I’ve seen a few people around asking about how to back up DNS from their various providers. I feel it’s entirely the wrong direction to go. Having people manually making changes to a DNS service, then backing up records somehow is just too much room for human error for my liking. I’ve also seen other setups using bind or another local DNS service and hosting it themselves. At least this allows for backups of the config since bind is pretty much plain text.
I’ve been using all kinds of build and deployment systems over the years, and used different self-hosted and cloud based deployment systems for both work and my own personal projects as well. The Old I’ve been primarily using Jenkins for things for many years as it’s open source, has a huge amount of plugins and community support around it as well. Admittedly things like TeamCity have a better UI, but Jenkins can do all the things TeamCity can do and isn’t closed source so it gets the thumbs up from me.
Since I recently moved my blog to Hugo, I figured it’s a good time to write up a few bits about it. In the setup I went with, there are a few key pieces: Hugo Github pages Cloudflare There are alternatives to each, but these are the one’s I’ve found to be simple to use and maintain, as well as being 100% free for personal use. Let’s start at setting up Hugo.
I previously had my blog hosted using Ghost, which if you aren’t aware of it is a node application that is similar to a lighter-weight Wordpress. The downside is that you need to run the node process to use it, so you need a server or VPS somewhere to run it. For a low traffic blog it’s a bit overkill, and particularly since the content is static, why would you want to have to run an active service for this?
Getting a remote SSL certificate from a server with openssl is pretty straightforward, it looks something like this: openssl s_client -showcerts -connect www.dray.be:443 If you run that it will however hang until the connection closes since it recieved no EOF from your client, so adding a </dev/null at the end to slurp /dev/null to stdin fixes this. But if you’re connecting to a server with multiple domains hosted using SNI, it will only return the default certificate.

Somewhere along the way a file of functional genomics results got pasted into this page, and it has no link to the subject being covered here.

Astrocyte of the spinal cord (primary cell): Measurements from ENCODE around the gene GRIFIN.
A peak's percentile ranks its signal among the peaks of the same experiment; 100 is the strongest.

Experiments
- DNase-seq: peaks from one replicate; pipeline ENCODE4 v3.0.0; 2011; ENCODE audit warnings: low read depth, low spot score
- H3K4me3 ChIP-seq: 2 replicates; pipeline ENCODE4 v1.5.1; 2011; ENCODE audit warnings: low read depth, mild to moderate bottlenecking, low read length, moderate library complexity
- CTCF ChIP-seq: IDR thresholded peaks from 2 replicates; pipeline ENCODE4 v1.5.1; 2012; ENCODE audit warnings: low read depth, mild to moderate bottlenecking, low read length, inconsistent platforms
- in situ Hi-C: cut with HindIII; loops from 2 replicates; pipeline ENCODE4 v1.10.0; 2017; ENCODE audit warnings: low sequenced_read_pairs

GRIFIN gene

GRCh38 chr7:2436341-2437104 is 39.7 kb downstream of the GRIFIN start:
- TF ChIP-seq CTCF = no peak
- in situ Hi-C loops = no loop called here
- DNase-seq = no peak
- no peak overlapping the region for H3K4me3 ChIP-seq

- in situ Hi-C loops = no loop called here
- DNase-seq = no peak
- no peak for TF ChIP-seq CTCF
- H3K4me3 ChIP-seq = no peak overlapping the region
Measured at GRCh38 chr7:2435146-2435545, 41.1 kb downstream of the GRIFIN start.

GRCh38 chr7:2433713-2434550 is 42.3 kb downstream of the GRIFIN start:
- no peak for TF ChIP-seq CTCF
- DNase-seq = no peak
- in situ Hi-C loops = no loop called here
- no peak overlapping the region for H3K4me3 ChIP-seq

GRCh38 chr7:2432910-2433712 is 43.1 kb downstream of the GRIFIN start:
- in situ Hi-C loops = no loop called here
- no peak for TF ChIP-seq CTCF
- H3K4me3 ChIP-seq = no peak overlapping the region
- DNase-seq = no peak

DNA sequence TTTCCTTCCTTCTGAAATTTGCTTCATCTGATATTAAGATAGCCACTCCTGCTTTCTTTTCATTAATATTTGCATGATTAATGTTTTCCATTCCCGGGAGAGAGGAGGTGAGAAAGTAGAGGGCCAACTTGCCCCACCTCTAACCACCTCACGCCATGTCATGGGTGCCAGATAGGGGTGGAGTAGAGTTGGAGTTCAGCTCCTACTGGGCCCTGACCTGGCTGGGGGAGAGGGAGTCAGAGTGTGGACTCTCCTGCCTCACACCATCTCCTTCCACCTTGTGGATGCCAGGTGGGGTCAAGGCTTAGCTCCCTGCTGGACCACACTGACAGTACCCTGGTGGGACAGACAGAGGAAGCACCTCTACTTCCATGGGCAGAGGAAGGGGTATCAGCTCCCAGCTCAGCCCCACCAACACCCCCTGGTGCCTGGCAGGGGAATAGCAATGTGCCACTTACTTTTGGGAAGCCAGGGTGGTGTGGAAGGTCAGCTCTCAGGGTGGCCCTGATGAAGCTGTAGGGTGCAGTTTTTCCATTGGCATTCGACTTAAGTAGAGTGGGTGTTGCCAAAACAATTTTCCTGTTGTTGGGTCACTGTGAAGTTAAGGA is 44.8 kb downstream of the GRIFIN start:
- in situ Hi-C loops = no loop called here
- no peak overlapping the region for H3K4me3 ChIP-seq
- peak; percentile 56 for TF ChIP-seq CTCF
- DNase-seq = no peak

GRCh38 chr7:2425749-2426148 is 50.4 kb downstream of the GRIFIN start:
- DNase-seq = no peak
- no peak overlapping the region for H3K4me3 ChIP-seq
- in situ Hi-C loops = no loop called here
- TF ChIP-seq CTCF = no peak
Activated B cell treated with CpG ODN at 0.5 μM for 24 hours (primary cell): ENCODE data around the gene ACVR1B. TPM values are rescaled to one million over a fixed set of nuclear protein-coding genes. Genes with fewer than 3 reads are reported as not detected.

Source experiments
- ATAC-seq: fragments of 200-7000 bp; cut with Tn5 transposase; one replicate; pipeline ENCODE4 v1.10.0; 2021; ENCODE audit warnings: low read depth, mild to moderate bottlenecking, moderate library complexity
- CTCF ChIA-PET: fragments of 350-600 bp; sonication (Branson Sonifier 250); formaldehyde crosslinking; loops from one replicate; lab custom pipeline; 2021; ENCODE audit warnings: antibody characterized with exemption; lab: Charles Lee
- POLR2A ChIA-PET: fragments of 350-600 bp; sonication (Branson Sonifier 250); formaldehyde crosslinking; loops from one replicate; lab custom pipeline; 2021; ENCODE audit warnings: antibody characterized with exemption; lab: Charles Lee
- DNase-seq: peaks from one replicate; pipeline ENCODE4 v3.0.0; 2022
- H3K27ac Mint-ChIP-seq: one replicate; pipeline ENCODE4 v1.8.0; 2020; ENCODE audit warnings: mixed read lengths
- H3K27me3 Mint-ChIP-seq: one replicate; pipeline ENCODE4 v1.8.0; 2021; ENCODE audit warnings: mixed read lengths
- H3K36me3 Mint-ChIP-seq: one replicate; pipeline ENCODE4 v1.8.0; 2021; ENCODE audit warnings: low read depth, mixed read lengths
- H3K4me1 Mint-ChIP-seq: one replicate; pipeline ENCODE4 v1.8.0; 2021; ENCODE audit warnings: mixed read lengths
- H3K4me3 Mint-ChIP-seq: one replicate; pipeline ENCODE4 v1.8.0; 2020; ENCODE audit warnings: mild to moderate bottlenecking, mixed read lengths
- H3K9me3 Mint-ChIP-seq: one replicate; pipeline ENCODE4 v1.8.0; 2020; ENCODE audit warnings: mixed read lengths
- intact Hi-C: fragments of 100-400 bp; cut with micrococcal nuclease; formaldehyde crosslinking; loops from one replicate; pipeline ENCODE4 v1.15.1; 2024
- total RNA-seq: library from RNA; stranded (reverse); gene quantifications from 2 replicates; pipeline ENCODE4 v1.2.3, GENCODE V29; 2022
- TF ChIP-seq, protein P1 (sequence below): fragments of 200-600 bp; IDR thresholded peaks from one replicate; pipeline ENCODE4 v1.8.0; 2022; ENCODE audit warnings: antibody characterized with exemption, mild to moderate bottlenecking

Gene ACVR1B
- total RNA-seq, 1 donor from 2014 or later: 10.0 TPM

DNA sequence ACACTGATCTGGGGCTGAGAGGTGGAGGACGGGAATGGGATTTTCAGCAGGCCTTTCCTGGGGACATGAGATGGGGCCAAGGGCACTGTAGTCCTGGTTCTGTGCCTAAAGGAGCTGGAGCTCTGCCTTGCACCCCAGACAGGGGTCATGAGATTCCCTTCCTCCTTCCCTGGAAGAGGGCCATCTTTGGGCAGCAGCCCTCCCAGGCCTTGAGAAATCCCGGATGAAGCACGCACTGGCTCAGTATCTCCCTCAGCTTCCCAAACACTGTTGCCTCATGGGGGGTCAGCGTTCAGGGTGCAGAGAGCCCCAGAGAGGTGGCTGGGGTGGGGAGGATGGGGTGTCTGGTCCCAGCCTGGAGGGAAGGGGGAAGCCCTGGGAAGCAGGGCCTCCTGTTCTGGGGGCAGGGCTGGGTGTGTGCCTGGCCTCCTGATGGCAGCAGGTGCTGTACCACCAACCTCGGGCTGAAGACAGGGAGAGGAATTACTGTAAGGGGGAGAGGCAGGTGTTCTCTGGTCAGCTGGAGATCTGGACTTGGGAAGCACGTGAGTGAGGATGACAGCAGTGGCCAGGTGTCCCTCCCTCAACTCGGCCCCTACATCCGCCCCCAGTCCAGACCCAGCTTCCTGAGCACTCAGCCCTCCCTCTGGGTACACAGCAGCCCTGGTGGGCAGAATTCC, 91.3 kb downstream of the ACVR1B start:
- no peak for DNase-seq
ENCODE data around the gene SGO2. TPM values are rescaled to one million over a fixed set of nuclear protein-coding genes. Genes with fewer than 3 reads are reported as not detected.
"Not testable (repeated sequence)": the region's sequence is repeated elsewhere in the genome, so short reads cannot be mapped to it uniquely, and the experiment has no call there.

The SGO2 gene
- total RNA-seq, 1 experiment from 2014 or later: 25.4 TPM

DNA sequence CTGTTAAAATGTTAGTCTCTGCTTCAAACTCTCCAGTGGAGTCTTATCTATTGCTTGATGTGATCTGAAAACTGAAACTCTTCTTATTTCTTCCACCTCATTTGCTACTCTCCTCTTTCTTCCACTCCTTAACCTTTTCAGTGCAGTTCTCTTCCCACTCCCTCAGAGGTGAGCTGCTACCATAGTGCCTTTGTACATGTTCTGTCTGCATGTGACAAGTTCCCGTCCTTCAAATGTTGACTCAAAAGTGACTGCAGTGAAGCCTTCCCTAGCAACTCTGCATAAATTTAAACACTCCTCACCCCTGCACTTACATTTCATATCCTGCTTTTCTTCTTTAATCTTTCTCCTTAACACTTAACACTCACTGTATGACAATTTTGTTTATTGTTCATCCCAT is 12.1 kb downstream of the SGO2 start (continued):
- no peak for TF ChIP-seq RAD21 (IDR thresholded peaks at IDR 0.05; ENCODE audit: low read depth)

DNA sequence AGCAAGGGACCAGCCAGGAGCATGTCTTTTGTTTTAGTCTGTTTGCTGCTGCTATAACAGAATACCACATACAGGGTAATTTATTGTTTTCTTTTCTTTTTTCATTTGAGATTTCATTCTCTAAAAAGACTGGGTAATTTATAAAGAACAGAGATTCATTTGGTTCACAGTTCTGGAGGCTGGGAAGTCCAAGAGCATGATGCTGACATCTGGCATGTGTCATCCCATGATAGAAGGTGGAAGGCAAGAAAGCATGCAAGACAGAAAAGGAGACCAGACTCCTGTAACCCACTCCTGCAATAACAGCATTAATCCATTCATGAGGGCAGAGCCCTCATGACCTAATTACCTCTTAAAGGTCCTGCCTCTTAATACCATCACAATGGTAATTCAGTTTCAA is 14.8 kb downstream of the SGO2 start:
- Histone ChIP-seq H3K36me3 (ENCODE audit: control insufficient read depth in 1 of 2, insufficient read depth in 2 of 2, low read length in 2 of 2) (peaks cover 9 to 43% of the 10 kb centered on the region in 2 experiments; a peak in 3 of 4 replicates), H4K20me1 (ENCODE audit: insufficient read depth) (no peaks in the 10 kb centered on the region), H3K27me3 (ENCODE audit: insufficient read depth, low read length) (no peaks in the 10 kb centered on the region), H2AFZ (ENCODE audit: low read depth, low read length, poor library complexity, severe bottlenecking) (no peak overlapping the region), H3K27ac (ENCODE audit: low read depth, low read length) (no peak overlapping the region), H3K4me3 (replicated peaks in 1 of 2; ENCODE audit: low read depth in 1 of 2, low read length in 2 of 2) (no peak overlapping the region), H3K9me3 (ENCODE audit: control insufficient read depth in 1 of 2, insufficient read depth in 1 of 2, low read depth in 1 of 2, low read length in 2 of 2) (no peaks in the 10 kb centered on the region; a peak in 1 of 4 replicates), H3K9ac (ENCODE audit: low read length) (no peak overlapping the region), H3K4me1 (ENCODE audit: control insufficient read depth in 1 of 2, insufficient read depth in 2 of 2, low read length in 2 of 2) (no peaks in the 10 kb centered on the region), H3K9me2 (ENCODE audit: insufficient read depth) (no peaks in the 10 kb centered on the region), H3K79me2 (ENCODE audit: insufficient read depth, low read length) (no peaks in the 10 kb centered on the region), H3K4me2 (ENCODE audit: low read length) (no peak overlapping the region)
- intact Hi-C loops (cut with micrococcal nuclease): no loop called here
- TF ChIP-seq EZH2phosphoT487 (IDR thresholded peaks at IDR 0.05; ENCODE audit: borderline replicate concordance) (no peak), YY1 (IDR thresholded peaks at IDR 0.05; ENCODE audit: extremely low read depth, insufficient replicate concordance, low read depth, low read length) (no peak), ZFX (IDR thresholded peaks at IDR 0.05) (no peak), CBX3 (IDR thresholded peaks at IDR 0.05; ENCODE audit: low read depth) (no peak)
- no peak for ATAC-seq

I started using resin.io recently for a few small projects and love the idea of using docker as a deployment method. It lets you define your application and requirements quite nicely and in a relatively standardized way at that. But currently where it falls a little short is the ability to run multiple applications on a single node, although from what I’ve been seeing it is one of the most requested features and hopefully isn’t too far away.
GNU Parallel is a fantastic utility, and I’ve been using more and more of it recently. Often I end up with something that will be a one off task, write a quick 4-5 line bash script to do what I want and that’s done. But sometimes there is a slow task that can be done in parallel, and that’s where it really shines. I recently wanted to make sure the 200 odd URLs in a html file were valid and returning 2xx responses, so I wrote a quick bash script to do so
By default Gnome lets you set a period of inactivity after which the system should suspend/hibernate/etc. This is fine for a desktop where you’re actively using it, but I also use Gnome on my media center where this is less than ideal. The use case I have is that I might play a 20-180 minute long video throughout which I don’t want any power saving features like screen dimming, sleep, etc.
All the time I see people trying to handle large numbers of files in the shell, and any of you that have tried this before would know that it is not pretty. Try doing an ls * in a folder with a few hundred thousand files and you’ll be lucky to have anything happen in a reasonable time frame. There’s a few gotcha’s that apply to these sorts of situations. The first is that using ‘*’ in the command will use shell globbing, so before executing the ls in a folder structure like this for example:
GPG has always been a bit of a double-edged sword. It’s fantastic in terms of security, reliability and ubiquity, sure. But it’s never been particularly easy to use and finding the correct key for a person is not very reliable. Once you get used to the CLI it’s not bad, but it has a bit of a learning curve, and finding the right person and the right key can require a bit of luck.